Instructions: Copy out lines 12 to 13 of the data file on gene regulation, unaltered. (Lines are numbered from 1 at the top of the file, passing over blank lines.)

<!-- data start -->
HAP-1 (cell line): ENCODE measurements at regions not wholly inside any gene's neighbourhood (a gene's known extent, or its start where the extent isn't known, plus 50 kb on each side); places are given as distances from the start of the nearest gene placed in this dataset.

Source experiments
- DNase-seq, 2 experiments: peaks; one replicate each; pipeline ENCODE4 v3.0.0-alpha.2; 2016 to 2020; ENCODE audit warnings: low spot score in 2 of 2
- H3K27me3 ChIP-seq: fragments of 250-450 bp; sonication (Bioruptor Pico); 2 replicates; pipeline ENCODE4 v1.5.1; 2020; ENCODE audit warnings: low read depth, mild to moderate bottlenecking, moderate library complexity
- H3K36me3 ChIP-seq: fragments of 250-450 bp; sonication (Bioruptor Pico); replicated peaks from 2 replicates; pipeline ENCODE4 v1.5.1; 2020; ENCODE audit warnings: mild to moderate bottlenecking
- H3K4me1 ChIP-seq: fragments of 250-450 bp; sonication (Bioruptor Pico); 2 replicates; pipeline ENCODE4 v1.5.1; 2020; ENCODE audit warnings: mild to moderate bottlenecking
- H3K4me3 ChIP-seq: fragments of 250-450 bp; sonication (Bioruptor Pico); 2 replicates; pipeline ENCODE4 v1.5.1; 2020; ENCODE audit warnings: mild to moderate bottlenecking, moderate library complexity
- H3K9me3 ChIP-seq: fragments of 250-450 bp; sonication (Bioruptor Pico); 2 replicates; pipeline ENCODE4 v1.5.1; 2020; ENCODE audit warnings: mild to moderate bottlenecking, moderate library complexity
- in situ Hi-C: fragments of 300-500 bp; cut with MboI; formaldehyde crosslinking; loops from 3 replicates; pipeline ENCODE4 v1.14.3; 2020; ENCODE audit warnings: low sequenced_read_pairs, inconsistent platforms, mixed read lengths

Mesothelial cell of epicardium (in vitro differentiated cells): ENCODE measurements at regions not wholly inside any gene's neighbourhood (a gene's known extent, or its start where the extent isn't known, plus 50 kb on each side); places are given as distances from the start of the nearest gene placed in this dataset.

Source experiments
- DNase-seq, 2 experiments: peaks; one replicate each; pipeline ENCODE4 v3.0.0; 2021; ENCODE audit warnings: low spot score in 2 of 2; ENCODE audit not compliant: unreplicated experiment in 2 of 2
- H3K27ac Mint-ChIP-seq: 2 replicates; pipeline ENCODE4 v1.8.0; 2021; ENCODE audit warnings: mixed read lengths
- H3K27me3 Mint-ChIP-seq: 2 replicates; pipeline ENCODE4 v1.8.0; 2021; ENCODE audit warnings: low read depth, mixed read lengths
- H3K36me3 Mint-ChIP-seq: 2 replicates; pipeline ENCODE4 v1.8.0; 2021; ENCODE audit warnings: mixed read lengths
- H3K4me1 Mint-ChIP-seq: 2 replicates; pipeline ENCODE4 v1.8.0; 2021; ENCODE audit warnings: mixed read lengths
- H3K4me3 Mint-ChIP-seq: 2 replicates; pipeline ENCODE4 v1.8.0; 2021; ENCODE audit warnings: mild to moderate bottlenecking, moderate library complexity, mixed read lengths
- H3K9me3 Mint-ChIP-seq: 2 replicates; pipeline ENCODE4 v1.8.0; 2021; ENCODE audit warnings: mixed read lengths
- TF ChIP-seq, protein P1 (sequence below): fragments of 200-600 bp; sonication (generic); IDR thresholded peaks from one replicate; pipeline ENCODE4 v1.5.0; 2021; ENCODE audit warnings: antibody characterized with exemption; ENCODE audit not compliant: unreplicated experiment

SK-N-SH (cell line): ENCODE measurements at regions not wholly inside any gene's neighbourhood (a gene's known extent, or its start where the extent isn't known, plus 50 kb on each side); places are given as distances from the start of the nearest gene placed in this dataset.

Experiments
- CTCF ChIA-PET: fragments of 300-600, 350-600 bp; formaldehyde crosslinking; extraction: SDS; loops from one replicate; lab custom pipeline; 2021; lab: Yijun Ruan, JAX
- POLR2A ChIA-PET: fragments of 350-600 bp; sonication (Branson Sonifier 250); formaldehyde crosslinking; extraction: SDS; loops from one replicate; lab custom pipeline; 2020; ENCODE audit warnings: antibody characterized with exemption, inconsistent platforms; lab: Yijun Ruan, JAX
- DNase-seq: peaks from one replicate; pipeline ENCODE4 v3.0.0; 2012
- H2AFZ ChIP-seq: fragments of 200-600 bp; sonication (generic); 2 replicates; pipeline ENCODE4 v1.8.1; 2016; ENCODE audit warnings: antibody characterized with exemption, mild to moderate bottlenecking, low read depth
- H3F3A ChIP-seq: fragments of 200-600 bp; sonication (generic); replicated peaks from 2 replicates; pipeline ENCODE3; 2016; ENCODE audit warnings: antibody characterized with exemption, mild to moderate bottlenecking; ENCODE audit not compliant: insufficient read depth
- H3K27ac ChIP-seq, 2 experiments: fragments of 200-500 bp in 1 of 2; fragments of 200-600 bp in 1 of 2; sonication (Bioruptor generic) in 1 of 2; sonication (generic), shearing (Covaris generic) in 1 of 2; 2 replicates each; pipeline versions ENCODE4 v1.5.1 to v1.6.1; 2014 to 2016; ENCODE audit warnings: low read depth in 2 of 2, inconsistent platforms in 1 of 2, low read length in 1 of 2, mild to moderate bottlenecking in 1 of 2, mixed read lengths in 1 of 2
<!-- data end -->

- DNase-seq, 2 experiments: peaks; one replicate each; pipeline ENCODE4 v3.0.0; 2021; ENCODE audit warnings: low spot score in 2 of 2; ENCODE audit not compliant: unreplicated experiment in 2 of 2
- H3K27ac Mint-ChIP-seq: 2 replicates; pipeline ENCODE4 v1.8.0; 2021; ENCODE audit warnings: mixed read lengths